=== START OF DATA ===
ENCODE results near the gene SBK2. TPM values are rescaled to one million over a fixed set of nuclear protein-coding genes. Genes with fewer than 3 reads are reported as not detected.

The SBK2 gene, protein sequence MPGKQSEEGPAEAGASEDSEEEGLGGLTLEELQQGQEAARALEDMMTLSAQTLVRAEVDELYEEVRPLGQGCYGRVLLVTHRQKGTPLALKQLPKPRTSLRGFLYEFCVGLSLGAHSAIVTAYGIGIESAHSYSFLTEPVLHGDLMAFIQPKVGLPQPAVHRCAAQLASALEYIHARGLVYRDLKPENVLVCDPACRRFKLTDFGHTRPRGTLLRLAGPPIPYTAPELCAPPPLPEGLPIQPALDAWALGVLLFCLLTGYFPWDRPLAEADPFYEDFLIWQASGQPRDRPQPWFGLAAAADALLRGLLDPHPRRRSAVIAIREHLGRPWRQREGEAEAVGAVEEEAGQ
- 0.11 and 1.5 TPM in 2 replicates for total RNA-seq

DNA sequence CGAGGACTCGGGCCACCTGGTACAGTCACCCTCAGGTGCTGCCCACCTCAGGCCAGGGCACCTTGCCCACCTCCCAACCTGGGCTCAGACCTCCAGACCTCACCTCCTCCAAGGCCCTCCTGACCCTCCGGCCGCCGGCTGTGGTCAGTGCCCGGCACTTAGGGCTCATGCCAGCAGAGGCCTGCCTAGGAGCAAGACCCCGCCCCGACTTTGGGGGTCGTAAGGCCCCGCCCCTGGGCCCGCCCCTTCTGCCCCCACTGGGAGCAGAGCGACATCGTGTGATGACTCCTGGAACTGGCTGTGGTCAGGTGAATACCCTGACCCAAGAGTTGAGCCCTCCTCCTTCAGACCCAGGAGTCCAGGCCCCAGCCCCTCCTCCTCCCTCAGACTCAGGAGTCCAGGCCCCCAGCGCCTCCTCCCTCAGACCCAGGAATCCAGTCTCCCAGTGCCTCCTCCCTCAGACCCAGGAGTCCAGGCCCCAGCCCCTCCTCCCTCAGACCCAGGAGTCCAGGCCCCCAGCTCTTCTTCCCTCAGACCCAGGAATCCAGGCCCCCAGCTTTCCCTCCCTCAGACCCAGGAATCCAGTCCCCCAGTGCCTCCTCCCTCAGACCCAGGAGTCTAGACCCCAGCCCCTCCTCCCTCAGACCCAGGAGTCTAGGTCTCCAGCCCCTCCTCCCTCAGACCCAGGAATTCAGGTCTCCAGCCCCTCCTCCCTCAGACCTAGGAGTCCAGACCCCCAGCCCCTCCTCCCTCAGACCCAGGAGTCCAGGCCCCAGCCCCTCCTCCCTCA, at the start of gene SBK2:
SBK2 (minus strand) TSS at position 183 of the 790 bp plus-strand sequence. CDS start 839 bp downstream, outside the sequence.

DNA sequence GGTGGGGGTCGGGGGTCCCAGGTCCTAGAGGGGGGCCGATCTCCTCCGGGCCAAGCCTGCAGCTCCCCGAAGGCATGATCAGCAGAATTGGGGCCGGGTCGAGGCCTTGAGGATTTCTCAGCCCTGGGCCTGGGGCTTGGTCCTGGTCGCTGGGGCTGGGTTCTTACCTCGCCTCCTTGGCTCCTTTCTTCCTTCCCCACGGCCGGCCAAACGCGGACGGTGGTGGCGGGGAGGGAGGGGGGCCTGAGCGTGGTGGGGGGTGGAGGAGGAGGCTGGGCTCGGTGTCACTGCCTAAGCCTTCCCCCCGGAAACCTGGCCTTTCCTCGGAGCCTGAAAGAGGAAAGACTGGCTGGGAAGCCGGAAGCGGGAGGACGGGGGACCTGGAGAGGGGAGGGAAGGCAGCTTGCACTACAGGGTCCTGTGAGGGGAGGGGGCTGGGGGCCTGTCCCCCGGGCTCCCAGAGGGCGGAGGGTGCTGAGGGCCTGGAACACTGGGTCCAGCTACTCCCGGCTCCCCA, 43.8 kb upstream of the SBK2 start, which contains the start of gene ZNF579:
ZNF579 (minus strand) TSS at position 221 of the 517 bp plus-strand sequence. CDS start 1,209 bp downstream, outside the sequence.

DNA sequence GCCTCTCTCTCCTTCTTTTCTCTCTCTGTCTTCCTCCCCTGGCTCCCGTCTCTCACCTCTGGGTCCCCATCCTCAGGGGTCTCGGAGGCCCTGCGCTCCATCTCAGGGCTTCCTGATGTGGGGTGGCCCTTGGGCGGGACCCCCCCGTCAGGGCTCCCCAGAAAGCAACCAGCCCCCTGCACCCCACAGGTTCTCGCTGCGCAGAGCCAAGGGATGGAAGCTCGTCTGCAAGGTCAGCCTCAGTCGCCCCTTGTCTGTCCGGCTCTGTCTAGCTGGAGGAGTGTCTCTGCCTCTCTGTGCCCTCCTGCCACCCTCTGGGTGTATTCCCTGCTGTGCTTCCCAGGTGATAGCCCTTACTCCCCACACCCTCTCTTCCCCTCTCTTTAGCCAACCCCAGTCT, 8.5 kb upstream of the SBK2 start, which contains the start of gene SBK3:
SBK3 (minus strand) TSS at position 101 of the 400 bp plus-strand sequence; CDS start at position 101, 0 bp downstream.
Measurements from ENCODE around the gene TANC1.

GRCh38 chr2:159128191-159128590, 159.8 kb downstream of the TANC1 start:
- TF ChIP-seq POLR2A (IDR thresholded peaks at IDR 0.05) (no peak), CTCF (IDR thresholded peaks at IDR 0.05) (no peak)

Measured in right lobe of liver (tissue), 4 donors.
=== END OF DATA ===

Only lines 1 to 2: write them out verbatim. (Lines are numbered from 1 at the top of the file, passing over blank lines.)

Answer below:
ENCODE results near the gene SBK2. TPM values are rescaled to one million over a fixed set of nuclear protein-coding genes. Genes with fewer than 3 reads are reported as not detected.

The SBK2 gene, protein sequence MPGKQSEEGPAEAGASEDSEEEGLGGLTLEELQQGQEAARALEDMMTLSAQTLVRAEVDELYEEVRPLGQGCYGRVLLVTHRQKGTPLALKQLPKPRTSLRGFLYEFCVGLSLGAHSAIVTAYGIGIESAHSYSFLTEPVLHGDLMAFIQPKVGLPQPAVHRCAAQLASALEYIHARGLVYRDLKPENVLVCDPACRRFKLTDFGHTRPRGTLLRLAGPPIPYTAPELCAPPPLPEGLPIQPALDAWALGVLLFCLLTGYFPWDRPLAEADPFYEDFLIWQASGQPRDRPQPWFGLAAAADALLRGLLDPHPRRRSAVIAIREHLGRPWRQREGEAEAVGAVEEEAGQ